The first manufactured American marbles were made of clay, and are believed to have been produced around 1884 by Samuel Dyke of Akron, Ohio; the first American company to make glass marbles in quantities was the Navarre Glass Marble and Specialty Company of Navarre, Ohio, in 1897. The company, which produced its marbles by hand, failed, reopened in Steubenvilled in 1902, and failed again, and it was not until 1905 when M. F. Christensen bought out the Navarre works and introduced the mechanization and the assembly line that serious competition with Germany began.
Today the U. S. has the glass marbles market virtually cornered, but Germans still make the fine aggies. To most marbles players the aggie is the keystone of a collection. It is never bought, but somehow "comes" into a player's possession. Asked where his aggie shooter comes from, a player will say simply, "Germany, but I got it from somebody." And where did "somebody" get it? "I didn't ask."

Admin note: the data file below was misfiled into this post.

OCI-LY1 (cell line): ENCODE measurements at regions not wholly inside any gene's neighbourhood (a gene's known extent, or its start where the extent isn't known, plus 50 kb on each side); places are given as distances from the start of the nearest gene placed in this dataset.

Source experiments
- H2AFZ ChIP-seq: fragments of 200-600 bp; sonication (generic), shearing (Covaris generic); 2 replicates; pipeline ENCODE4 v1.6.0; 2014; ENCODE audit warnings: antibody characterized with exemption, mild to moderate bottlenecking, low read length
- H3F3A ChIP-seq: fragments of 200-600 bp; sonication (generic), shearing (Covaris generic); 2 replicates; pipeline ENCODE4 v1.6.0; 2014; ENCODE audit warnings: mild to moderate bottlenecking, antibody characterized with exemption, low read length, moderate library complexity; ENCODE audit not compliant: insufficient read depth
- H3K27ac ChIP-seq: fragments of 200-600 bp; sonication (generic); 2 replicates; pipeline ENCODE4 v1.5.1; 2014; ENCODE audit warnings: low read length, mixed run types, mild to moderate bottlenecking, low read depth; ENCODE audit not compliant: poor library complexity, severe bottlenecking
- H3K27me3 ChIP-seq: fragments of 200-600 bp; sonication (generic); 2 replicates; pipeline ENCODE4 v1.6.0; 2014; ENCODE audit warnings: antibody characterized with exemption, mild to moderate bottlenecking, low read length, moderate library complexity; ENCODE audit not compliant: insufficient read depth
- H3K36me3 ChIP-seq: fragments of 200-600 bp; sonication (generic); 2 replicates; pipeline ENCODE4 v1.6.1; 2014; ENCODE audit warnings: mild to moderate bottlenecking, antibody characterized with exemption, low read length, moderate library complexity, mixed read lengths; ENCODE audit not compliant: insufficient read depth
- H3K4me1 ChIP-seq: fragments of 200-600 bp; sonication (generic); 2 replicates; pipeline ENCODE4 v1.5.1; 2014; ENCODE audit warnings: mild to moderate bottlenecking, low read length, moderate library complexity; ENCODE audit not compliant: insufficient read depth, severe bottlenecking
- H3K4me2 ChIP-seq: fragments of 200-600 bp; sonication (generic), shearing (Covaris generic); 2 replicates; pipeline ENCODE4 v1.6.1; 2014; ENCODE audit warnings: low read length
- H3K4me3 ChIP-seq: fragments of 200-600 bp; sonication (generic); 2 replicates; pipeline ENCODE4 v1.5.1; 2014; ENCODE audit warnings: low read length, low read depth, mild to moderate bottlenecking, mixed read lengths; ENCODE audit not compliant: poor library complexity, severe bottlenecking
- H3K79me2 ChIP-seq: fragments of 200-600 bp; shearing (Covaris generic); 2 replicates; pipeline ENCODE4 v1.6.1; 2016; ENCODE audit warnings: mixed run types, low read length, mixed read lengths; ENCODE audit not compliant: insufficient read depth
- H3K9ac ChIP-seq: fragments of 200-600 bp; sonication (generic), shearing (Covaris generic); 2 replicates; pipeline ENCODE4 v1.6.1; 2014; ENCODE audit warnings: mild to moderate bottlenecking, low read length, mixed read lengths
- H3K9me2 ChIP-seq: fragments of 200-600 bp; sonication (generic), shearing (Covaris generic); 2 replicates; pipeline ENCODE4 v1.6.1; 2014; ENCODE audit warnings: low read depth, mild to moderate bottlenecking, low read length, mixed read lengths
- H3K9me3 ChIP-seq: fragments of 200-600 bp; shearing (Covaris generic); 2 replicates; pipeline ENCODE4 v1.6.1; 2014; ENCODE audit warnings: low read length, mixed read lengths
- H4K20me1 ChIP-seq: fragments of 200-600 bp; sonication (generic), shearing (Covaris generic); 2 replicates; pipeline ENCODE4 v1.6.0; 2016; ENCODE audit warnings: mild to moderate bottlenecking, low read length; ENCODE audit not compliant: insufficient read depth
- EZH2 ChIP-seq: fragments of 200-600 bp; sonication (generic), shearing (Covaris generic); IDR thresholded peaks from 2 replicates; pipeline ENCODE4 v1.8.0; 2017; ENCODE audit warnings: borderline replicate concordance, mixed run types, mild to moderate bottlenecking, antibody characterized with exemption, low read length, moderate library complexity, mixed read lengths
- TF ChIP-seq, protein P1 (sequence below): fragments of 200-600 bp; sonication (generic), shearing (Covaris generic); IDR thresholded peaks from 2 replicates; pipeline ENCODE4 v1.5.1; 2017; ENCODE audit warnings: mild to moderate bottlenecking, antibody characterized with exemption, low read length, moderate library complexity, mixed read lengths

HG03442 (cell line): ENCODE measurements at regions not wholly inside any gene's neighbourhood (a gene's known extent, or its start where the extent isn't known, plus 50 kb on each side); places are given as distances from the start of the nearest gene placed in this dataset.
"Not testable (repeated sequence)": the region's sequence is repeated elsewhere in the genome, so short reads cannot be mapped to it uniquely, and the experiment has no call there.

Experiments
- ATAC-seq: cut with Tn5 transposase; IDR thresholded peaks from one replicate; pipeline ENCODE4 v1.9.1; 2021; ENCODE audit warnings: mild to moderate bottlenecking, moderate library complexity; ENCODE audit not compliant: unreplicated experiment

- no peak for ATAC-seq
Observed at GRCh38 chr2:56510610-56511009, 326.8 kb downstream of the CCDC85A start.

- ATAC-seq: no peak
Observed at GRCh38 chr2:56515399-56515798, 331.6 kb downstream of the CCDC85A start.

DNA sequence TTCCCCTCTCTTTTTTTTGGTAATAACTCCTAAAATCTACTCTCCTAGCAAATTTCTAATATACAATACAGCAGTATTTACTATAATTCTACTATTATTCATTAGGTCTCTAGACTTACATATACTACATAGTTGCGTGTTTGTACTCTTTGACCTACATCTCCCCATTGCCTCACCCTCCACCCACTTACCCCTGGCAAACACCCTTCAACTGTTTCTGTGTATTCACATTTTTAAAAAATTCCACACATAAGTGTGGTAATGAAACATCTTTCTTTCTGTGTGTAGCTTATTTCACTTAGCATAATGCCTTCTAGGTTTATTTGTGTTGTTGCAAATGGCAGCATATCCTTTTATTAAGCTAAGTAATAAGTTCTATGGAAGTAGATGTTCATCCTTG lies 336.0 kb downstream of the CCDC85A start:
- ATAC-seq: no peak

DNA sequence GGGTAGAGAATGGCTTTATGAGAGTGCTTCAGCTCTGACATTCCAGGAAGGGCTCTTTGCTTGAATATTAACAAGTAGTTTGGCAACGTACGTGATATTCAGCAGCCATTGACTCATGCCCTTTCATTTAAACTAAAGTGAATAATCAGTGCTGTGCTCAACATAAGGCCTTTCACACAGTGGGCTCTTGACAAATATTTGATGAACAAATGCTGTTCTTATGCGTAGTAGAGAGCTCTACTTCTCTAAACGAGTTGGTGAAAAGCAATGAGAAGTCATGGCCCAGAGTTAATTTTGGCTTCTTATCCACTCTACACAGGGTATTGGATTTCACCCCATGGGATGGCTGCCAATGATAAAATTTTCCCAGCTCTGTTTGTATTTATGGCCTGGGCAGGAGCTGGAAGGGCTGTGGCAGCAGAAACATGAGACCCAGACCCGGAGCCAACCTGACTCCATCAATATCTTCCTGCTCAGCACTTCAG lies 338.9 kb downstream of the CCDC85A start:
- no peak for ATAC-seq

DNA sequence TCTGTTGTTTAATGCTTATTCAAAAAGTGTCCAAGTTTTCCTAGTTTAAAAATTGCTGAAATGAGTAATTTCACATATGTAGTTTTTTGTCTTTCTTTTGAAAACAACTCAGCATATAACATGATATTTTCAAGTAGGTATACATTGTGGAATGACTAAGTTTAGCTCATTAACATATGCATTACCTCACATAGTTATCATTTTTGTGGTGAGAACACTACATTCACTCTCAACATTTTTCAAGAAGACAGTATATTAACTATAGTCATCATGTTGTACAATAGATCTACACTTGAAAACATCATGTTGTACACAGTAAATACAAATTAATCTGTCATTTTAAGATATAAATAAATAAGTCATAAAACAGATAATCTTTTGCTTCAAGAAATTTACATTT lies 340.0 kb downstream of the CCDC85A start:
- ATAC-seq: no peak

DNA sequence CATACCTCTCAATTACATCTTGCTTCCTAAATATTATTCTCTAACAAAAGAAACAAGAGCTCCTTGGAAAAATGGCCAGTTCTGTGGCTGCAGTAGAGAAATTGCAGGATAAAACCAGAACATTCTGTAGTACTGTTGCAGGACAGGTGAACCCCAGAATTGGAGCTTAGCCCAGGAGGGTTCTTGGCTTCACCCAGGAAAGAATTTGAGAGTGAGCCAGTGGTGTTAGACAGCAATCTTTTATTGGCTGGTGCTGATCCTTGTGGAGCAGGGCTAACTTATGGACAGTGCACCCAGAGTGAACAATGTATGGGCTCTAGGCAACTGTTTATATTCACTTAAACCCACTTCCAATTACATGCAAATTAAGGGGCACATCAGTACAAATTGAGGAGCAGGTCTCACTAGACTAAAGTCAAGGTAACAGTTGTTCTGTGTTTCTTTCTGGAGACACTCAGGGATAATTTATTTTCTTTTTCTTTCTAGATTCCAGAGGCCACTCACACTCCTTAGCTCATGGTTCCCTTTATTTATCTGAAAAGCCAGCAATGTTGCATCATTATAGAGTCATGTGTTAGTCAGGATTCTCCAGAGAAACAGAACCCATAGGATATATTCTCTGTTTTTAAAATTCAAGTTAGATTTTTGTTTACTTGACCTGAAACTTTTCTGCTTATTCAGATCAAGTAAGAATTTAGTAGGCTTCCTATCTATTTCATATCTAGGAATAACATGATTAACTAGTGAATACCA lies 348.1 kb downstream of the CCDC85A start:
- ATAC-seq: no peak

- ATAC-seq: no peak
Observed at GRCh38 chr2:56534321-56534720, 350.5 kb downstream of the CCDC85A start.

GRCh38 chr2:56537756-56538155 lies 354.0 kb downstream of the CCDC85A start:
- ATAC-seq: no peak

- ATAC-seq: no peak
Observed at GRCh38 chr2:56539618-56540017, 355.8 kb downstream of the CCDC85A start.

Though prized by players, aggies do not rank as high among serious collectors. They may be rare, but are not truly scarce. Marbles collectors are not adverse to paying as much as $50.00 for mint specimens of rare marbles. Two of the more prized marbles sought by collectors are the Lutz swirl and the sulphide. The former were made between 1869 and 1888 at the Boston and Sandwich Glass Company in Cape Code, Massachusetts. They were handmade and consisted of different colored swirls mixed with mica flecks coated with copper. The latter were made only for collectors and are really examples of bisque carvings encased in the glass of the marbles. They are rumored to have originated in China or in France, but it is known that they were made by the Chinese and exported to the United States in the ninteenth century.